Study: GASB Rules Improving, But Still Need Measured Reform
Study Finds Further Reform of GASB Rules Necessary, But Must Be Measured
A new Pioneer Institute white paper finds that further accounting rule and pension-investment regulation reforms are necessary to put public pension systems on a firmer footing and foster a gradual adjustment to new economic realities.
The Logic of Pension Valuation: A Response to Robert Novy-Marx
“The discount rate used to value pension liabilities has long been at the crux of the debate over the cost and risks associated with public retirement systems,” said Iliya Atanasov, senior fellow on finance at Pioneer. “While the new GASB methodologies certainly aren’t perfect, they are mostly a step in the right direction.”
Atanasov’s paper The Logic of Pension Valuation: A Response to Robert Novy-Marx debunks a recently published article by Robert Novy-Marx, a longtime pension-reform advocate and professor of finance at the University of Rochester. Novy-Marx has been advocating the untenable position that newly revised Governmental Accounting Standards Board (GASB) rules for valuing mounting public retirement liabilities be replaced by what some academic economists call a “fair-value” or “risk-adjusted” rate of return.
Atanasov calls sparring over the “fair value” method “purely academic” and argues that it is an unnecessary distraction from the dire condition many defined benefit plans are in. He argues that the proper response to rising retirement costs is not one that threatens to tear apart the social fabric or makes it nearly impossible for governments to set budgets. Instead, fixes are needed to the overly generous promises to retirees, chronic underfunding and poor investment decisions that have left many defined-benefit plans in dire condition.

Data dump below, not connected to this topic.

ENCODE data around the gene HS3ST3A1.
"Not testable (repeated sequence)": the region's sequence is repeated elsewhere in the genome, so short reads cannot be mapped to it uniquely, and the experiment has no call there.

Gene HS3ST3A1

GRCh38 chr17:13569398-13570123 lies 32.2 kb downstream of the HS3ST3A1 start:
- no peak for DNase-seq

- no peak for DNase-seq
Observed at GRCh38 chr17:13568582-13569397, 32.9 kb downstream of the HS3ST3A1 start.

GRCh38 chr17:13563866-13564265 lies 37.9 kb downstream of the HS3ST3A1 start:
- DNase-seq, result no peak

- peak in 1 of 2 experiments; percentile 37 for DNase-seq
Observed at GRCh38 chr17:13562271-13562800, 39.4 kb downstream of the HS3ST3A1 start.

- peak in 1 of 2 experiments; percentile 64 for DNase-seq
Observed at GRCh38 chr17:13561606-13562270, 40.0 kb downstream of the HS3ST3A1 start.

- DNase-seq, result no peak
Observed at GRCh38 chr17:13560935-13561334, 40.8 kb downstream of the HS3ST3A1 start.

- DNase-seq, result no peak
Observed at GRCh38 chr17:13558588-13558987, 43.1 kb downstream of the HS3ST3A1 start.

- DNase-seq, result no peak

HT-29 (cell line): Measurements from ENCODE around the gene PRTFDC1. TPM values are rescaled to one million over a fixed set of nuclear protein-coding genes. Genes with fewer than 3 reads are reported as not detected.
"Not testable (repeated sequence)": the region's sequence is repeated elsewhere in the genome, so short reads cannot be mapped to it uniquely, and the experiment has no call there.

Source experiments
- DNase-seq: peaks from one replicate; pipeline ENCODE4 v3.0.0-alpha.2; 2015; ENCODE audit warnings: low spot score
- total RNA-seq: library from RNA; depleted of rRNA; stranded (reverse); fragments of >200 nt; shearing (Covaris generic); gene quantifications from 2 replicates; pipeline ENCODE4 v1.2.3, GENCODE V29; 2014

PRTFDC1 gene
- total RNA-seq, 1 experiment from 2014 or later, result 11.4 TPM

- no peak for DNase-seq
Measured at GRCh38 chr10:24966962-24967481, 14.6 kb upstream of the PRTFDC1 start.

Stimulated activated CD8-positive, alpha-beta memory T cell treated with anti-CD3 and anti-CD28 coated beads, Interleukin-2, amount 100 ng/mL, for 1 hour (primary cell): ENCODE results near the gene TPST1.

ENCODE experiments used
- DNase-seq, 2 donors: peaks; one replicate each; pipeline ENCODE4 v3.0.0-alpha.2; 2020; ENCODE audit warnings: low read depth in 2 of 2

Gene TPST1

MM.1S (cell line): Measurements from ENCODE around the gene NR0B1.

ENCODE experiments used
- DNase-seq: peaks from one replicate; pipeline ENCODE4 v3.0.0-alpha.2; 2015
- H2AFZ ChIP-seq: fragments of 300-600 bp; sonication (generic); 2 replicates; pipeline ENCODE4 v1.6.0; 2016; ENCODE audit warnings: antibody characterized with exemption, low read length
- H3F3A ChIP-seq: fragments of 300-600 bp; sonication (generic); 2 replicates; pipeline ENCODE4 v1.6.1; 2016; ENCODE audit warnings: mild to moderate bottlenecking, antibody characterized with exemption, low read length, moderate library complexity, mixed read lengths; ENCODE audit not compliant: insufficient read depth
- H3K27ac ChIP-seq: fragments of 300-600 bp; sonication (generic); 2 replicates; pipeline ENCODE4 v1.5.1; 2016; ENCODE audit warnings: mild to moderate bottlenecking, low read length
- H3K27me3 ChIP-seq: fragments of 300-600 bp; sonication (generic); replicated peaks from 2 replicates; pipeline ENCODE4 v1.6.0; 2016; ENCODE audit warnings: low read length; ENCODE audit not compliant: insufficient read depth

Public pension funds manage trillions of dollars of assets and carry trillions more in liabilities that have far-reaching implications for public employees, government budgets, taxpayers and, ultimately, the entire economy.
Atanasov writes that reforms should include moving away from allowing employees to retire well before the traditional retirement age; even stronger disclosure rules for all types of retirement benefits, not just public pensions; as well as rigorous controls on contribution rates, pension funds’ costs and asset-allocation strategies.
About the Author:
Iliya Atanasov is Pioneer’s Senior Fellow on Finance, leading the research tracks on pension management, data analysis and municipal performance. He is a PhD candidate in Political Science and Government and MA candidate in Statistics as well as a former Presidential Fellow at Rice University. He also holds BAs in Business Administration, Economics and Political Science/International Relations from the American University in Bulgaria.
Pioneer Institute is an independent, non-partisan, privately funded research organization that seeks to improve the quality of life in Massachusetts through civic discourse and intellectually rigorous, data-driven public policy solutions based on free market principles, individual liberty and responsibility, and the ideal of effective, limited and accountable government.
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